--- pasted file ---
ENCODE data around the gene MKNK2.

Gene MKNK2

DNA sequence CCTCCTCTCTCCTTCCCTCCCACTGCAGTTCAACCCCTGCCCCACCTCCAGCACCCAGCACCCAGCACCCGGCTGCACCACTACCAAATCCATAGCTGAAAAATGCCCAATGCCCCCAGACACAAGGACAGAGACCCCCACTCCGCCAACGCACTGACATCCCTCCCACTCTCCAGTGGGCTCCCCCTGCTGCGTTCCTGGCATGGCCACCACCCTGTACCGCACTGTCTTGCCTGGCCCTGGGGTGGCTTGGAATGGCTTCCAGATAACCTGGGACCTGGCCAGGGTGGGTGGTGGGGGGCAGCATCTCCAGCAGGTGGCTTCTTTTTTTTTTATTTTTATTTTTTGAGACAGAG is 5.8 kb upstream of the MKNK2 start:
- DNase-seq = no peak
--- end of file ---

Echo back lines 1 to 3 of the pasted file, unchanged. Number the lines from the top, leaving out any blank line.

ENCODE data around the gene MKNK2.

Gene MKNK2

DNA sequence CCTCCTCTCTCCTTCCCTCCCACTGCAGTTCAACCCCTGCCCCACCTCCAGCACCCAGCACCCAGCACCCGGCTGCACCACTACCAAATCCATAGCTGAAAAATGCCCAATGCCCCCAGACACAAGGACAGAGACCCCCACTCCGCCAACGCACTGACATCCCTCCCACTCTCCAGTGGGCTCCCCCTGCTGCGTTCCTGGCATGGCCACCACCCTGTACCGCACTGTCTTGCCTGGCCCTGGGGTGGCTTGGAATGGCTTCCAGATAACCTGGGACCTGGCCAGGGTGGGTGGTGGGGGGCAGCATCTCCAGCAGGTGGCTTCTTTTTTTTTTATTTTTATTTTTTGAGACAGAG is 5.8 kb upstream of the MKNK2 start: